During the late 1950s and early 1960s the RAF newly equipped many of its aircraft with guided missiles, both infra-red and radar guided. A need was therefore self-evident for a cheap target aircraft rather than the ex-service surplus stocks currently used.

The Air Ministry opened up the tender for such an aircraft to mainly smaller manufacturers, and many smaller such concerns put forward brochures of intent. The successful tender came from Welsh Aviation based in the Swansea area.

The design was entirely pedestrian with a low wing and a small but efficient Rolls Royce turbojet and with a cockpit for when the aircraft needed to be piloted. The remote control equipment was housed in the front of the aircraft.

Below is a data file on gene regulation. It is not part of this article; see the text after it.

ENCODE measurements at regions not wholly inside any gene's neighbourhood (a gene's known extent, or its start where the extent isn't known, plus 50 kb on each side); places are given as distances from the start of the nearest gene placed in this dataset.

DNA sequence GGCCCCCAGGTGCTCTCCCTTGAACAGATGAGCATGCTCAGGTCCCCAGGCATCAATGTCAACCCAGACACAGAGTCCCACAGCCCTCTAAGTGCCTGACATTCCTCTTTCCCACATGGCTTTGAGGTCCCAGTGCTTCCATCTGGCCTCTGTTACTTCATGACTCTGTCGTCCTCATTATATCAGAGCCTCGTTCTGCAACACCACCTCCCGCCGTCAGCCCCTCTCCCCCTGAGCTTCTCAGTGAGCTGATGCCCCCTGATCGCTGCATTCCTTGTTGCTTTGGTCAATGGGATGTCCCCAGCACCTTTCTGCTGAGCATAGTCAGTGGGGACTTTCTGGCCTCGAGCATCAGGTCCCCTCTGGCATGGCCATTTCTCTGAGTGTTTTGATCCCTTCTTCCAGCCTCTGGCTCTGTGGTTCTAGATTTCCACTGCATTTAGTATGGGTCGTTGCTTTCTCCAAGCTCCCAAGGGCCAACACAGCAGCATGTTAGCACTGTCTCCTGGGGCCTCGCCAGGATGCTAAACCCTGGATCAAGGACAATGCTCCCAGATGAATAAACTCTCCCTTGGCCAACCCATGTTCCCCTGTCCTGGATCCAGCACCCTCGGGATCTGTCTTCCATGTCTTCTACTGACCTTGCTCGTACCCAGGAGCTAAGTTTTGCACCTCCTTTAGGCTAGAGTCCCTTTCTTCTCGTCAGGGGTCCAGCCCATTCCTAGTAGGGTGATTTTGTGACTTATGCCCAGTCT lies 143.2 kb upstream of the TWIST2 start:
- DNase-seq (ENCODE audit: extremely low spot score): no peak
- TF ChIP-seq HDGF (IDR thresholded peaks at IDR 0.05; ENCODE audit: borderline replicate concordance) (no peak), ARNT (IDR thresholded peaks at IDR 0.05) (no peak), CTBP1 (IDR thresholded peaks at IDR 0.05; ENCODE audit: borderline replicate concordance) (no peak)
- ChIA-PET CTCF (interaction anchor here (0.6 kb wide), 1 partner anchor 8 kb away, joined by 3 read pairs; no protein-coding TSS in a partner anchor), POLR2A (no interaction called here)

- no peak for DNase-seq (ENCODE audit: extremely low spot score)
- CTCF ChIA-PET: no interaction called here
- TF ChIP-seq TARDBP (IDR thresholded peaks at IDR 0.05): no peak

The aircraft, named Glyndwr, was the third design of the company but the first to enter production, and replaced the Meteors that the RAF had used so far. With the special frangible warheads of many missiles it was an integral part of RAF "live" weapons training for many years